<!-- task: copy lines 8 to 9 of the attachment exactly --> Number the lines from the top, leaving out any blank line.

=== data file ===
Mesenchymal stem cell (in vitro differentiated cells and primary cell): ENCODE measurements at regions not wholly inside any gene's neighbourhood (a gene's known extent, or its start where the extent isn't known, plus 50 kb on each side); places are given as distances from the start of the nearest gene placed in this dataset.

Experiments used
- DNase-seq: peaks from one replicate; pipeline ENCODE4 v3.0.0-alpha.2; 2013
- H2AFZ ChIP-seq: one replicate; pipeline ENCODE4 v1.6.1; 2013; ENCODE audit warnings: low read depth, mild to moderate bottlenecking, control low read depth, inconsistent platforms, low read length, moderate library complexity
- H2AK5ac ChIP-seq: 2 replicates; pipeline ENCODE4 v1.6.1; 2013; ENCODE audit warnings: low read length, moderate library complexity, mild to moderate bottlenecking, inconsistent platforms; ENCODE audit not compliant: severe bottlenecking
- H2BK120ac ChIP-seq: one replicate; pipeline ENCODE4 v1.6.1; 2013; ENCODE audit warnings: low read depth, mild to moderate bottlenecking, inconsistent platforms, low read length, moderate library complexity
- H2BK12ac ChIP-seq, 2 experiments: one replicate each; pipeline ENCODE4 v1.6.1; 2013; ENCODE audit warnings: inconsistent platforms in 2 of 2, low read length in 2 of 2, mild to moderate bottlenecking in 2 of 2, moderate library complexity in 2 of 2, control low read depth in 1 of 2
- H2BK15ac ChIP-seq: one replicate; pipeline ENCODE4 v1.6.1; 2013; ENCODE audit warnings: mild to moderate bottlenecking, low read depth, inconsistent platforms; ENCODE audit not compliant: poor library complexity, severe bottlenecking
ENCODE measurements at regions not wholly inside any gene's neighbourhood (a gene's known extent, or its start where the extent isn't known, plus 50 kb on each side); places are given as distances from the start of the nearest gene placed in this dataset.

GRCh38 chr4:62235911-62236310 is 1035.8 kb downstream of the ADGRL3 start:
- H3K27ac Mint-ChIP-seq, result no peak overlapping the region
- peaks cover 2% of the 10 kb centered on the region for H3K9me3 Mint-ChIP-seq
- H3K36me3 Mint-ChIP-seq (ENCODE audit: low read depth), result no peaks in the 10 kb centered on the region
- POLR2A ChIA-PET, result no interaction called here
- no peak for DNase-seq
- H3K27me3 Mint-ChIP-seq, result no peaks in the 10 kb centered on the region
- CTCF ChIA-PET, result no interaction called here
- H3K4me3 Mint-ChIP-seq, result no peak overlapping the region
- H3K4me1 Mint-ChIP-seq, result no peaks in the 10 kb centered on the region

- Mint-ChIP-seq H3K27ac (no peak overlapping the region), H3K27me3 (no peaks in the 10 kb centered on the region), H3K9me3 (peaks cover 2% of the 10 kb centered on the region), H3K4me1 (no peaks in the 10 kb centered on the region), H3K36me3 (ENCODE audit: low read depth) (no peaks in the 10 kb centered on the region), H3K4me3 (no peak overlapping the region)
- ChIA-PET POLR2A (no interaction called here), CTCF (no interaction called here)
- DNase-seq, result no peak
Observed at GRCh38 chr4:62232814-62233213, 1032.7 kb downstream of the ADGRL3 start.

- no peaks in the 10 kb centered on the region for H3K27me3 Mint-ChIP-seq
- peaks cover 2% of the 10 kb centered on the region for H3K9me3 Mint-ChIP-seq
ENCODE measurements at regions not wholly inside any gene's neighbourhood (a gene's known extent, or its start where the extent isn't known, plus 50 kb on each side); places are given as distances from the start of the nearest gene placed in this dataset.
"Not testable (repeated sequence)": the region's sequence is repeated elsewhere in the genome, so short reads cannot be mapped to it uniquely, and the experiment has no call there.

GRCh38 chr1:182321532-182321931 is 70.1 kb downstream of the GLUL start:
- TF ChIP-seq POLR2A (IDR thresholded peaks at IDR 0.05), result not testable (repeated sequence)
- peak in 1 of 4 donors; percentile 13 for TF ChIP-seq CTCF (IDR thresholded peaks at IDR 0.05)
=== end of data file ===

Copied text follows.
- H2BK15ac ChIP-seq: one replicate; pipeline ENCODE4 v1.6.1; 2013; ENCODE audit warnings: mild to moderate bottlenecking, low read depth, inconsistent platforms; ENCODE audit not compliant: poor library complexity, severe bottlenecking
ENCODE measurements at regions not wholly inside any gene's neighbourhood (a gene's known extent, or its start where the extent isn't known, plus 50 kb on each side); places are given as distances from the start of the nearest gene placed in this dataset.